The Spy Who Tried to Kill Me

A curious tale of a stone pig, the OSS and a visit to Scottsville.

Illustration by Nearchos Ntaskas

“Look mama, a pig!” With eyes wide as silver dollars, the little girl tugged her mother’s sleeve and pointed at me.

My walking partner, Dawn West, said, “C’mon, let’s get going before you cause a scene.”

An impossible request. Everyone on Scottsville’s Valley Street seemed transfixed by what I was carrying. Even a police cruiser had slowed to check it out. Peeking from the top flap of my rucksack was a 40-pound, concrete pig dressed like Santa Claus. His name was Pork Chop.

An explanation is probably in order. Dawn and I were on a quest to walk across Virginia and partake in every adventure that crossed our path. If none arose, we created one. So earlier that day, when we stopped in at Pee Wee’s Pit Barbecue for lunch and saw pig memorabilia on every wall and shelf of the restaurant, an idea came to mind. “Would it be all right,” I asked the proprieter Suzette, “if I brought your mascot with me for the day and posed it for pictures as if it were on vacation?” “Sure,” she said, “but if you’re looking for adventure, you should talk to Dr. Margaret Emanuelson. She was a spy in the OSS [Office of Strategic Services] during World War II and now she lives right here in town.” She was also an author, and three of her novel—Company of Spies, Web of Spies, and New Moon Rising—sat in the front counter’s display case.

I was agog. “Could you introduce us?” Suzette smiled and picked up the phone. “Let me check if she’s in.”

Emanuelson lived just a few blocks away on West Main Street in a two-story, brick saltbox with jutting eaves and a grand, columned entryway. Dropping my pig-laden rucksack on the porch (the novelty of it having worn off by that point), I rang the bell. The dark-haired Emanuelson greeted us, a cloud of Chanel No. 5 wafting around us as we shook her hand.

“Please,” she said, “come inside.” We followed her past Oriental fan-shaped screens, shelves lined with Geisha plates, and spears clustered behind a 5-foot tall tribal shield. After ushering us into a sitting room whose floor was covered with a giant Persian rug, Emanuelson, then 86 (sadly, she would pass away several years later), lowered herself onto a camel back couch. Dawn and I sat in wingback chairs with soft centers. I sank into mine like quicksand. “How about some cookies?” she offered.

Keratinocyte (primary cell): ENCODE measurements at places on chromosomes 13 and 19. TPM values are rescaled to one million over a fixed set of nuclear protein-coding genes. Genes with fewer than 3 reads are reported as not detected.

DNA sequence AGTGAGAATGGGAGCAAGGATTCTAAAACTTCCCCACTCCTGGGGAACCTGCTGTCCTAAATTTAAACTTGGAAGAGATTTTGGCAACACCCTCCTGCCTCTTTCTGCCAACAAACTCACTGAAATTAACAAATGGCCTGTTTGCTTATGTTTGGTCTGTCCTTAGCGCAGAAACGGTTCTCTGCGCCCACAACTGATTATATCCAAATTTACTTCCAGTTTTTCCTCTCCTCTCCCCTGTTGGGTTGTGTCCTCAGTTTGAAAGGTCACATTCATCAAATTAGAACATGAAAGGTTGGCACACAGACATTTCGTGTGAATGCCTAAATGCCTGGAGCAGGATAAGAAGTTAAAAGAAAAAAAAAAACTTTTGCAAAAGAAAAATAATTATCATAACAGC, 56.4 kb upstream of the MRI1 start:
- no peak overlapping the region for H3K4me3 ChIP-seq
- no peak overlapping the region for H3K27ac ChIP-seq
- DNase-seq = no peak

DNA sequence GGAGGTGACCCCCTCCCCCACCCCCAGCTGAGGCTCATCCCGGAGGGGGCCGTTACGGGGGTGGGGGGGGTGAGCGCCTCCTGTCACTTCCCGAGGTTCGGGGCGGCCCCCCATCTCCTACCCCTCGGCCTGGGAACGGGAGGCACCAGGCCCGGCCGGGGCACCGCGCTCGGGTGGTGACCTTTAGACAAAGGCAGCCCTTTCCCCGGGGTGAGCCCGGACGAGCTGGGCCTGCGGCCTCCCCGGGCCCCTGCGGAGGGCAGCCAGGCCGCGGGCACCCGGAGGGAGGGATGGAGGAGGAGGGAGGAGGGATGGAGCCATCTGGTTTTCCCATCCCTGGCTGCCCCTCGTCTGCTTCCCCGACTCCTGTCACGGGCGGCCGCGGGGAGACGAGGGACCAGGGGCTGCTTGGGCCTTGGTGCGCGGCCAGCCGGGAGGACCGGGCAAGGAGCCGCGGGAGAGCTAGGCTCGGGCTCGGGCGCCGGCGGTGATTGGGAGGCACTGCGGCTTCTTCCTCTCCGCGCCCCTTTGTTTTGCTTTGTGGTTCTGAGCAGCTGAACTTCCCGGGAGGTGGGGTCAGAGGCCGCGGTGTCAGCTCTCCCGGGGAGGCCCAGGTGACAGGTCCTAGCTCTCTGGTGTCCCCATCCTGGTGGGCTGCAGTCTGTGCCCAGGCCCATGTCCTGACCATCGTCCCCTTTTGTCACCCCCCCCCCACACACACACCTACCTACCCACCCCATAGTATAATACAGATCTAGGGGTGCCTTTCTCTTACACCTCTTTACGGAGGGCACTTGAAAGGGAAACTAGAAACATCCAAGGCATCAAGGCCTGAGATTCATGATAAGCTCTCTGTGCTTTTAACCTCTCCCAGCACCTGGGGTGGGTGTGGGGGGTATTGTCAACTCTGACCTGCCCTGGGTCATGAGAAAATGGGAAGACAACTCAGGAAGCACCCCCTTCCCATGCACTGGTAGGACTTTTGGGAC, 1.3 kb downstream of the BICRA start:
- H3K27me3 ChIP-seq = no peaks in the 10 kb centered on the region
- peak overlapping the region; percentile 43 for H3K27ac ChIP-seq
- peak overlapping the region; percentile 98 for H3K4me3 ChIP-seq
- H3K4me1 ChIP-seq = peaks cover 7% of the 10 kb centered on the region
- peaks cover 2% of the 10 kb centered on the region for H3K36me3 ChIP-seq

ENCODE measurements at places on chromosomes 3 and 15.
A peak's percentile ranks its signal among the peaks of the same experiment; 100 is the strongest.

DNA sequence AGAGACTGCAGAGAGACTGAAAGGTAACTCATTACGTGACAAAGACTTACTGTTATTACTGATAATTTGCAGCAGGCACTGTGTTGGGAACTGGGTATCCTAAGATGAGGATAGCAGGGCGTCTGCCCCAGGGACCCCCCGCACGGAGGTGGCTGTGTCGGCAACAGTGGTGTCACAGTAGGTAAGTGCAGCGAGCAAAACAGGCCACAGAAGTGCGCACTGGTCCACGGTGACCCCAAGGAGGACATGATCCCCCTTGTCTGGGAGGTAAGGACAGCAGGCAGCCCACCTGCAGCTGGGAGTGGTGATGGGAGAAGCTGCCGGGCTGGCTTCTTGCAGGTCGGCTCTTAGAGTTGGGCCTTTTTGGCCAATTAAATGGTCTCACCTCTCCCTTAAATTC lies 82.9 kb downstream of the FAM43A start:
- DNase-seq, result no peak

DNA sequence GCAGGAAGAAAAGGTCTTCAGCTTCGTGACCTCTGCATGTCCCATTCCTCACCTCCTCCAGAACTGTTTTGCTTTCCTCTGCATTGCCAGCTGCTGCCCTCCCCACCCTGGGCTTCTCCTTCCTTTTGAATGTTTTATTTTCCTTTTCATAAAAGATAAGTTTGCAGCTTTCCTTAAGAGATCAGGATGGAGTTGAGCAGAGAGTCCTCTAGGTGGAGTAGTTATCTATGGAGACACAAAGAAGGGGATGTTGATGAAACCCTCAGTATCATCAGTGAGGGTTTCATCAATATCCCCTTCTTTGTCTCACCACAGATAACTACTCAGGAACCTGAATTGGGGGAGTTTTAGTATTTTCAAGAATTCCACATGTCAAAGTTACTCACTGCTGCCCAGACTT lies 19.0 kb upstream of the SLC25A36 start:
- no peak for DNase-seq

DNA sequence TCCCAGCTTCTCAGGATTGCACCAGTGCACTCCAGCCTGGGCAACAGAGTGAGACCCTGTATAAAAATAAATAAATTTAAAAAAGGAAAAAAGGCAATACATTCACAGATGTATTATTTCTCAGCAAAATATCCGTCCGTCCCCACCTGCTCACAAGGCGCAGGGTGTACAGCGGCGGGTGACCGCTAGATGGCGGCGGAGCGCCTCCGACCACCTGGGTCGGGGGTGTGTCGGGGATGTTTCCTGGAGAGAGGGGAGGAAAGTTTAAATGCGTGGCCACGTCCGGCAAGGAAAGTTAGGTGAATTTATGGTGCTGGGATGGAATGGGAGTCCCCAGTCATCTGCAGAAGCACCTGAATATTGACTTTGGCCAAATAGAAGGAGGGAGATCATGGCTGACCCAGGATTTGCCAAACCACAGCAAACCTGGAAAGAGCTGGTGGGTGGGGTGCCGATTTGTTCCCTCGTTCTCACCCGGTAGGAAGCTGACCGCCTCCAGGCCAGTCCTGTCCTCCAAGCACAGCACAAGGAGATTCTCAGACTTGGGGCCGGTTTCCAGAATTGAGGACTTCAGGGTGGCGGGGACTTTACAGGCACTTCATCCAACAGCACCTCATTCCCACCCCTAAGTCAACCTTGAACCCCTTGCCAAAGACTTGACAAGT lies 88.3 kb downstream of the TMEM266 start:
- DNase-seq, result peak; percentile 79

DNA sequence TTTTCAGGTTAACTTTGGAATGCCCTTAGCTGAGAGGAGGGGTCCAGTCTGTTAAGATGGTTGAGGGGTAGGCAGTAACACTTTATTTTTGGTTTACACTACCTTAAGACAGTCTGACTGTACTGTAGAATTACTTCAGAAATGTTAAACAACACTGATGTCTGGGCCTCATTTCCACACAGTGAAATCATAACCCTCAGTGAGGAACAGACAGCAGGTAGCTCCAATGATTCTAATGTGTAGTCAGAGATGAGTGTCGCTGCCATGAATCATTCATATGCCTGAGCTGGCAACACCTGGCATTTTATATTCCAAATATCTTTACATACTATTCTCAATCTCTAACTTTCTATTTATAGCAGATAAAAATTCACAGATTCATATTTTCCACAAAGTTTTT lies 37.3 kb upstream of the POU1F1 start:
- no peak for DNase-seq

I thanked her, but declined. We had just eaten. Then I asked her about her experiences from WWII—4,500 women had worked for the OSS during the war. But very few of them were still alive. “I had to go through a series of tests to get in the OSS, situational tests,” Emanuelson said. Intelligence, she explained, is all about solving problems: “It’s asking, ‘What do I need to know?’ I wound up in the research and analysis department.”

I was finding it hard to talk with my thighs pressed into my chest, so I wriggled out of my seat’s sucking mouth and perched on its solid lip. “So, what did you do in R&A?” She said she had taken information coming in from planes and analyzed it. “I can’t say much more than that.”

“Ah,” I said. “Secret spy stuff.” She smiled.

Dawn pointed at a framed photo and asked where it was taken. Emanuelson squinted for a moment before giving up. “My eyes,” she said, “macular degeneration.”

We chatted a while longer about her and her late engineer husband’s long, fruitful lives—her time in the OSS and his as a Navy pilot; the clinical psychology practice she worked at for 40 years. At one point, she leaned over and took my hand. “Are you sure you wouldn’t like some cookies?” I realized that perhaps my earlier refusal was rude, so I said, “We’d love some.”

She led us into a kitchen whose window looked out on a colossal tree, opened a cupboard and removed two bags of Pepperidge Farm Milano cookies, handing one to each of us. “Thank you,” I said. “These will be great on the road.”

We then returned Pork Chop to his rightful place on the stoop of Pee Wee’s Pit Barbecue and continued our journey. As Scottsville fell into the distance, I said to Dawn, “Who would have thought we’d meet such a worldly and elegant woman in such a small, rural town?” As we walked, our imaginations piqued, we chatted about all the ways spies killed each other in the movies—with lasers, with blow darts, with knives hidden in their boots. Then Dawn said, “What method do you think Margaret would have used?”

“Hmm, let me think a minute.”

My stomach had started rumbling, so I tore open a bag of the Milanos while mulling the question. We each bit into a cookie. The flavor seemed odd. I opened the second bag and tried again. “Ew, what does yours taste like?” Dawn spat hers out and used a napkin to wipe her tongue. “Mine has fuzz on it!” I shined a light on the bag and read the date printed at the bottom. “Oh my God!” I said. “These expired over two years ago!”

We both howled with laughter. I thought of how pleased Emanuelson had been to give us these cookies and then remembered her poor eyesight. She never could have read the fine print. Or could she?

“Well,” I said, “there’s your answer. She would have used food poisoning.”

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